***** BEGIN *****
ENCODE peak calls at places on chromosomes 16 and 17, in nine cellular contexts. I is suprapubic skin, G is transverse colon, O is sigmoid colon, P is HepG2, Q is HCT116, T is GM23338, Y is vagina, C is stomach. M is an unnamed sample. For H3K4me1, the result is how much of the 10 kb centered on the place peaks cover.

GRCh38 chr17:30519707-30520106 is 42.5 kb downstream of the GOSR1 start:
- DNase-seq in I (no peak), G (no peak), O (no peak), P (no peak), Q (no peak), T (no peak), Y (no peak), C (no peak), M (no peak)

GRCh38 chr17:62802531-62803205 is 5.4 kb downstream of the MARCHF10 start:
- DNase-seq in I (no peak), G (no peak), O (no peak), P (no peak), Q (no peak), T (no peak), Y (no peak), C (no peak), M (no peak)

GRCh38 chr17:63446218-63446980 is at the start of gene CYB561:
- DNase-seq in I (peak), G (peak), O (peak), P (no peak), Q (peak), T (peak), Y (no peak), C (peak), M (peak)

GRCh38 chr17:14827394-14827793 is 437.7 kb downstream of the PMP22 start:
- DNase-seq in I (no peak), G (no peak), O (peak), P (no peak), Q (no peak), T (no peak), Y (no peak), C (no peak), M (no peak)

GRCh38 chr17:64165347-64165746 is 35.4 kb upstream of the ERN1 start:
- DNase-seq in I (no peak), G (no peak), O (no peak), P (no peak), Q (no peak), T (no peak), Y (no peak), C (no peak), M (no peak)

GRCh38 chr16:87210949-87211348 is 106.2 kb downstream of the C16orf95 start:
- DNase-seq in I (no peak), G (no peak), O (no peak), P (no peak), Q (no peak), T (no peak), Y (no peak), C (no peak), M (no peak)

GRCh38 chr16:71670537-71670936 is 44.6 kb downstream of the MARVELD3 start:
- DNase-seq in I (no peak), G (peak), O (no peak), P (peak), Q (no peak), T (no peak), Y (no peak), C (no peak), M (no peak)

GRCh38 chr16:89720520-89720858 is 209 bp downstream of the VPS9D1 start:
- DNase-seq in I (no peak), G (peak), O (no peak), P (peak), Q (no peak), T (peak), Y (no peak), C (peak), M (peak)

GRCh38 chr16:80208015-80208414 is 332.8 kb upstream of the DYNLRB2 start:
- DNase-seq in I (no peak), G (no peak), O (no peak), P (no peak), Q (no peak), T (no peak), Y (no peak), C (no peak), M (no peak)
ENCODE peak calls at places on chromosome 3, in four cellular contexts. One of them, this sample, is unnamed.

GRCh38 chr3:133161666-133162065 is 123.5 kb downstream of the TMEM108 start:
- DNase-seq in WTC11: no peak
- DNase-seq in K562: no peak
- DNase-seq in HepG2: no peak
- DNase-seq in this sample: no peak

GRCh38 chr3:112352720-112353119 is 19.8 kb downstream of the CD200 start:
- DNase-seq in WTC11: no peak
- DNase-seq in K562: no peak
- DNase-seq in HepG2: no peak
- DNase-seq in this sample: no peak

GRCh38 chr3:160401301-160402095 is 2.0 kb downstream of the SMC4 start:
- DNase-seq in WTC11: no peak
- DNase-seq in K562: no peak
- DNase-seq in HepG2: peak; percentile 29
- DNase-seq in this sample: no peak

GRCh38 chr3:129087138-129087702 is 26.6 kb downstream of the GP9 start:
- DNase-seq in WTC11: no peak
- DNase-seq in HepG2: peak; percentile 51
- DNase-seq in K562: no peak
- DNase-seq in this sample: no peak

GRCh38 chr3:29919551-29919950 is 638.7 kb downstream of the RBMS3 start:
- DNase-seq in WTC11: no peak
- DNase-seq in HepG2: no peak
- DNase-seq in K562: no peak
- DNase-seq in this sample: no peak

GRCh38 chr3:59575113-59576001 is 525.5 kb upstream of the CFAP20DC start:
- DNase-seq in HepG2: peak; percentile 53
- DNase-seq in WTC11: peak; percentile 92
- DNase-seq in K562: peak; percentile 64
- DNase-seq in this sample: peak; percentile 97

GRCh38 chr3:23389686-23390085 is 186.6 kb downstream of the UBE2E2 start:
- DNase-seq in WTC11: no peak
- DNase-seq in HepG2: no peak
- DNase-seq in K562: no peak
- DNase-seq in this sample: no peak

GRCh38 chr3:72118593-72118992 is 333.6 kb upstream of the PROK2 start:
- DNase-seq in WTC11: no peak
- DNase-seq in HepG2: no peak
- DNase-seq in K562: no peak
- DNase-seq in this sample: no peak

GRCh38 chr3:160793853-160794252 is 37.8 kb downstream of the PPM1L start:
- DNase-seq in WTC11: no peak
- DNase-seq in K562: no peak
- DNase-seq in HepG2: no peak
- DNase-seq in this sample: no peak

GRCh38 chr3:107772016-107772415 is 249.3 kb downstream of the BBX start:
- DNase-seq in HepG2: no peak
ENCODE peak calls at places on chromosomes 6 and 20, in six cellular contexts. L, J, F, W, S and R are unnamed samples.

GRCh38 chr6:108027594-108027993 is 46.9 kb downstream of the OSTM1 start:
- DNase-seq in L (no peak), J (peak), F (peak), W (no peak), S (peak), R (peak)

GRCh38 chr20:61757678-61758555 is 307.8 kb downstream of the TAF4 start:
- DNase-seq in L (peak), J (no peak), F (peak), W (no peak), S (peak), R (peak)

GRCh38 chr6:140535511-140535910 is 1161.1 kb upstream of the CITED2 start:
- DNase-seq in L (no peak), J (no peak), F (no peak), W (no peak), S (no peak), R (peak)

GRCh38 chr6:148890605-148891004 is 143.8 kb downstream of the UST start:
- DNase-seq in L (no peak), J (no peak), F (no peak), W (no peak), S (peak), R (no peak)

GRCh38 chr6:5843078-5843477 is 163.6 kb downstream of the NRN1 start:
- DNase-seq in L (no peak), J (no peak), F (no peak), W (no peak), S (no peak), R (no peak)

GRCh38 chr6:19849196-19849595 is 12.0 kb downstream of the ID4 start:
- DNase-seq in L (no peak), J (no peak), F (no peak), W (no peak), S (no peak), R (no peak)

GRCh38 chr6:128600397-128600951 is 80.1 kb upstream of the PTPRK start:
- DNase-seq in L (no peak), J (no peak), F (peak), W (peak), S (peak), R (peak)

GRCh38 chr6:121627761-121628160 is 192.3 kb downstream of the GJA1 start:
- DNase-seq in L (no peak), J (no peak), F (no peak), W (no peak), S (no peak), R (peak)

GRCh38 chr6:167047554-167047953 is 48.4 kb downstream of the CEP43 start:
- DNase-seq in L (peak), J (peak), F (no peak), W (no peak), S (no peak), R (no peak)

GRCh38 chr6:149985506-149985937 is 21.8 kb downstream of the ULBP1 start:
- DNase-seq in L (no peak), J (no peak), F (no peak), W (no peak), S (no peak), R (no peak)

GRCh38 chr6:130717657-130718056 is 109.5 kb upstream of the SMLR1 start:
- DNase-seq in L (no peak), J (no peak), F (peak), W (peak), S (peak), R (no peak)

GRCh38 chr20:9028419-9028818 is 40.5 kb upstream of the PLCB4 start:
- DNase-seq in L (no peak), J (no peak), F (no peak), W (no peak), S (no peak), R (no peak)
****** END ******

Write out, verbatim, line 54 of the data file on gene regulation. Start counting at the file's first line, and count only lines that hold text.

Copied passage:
- DNase-seq in K562: no peak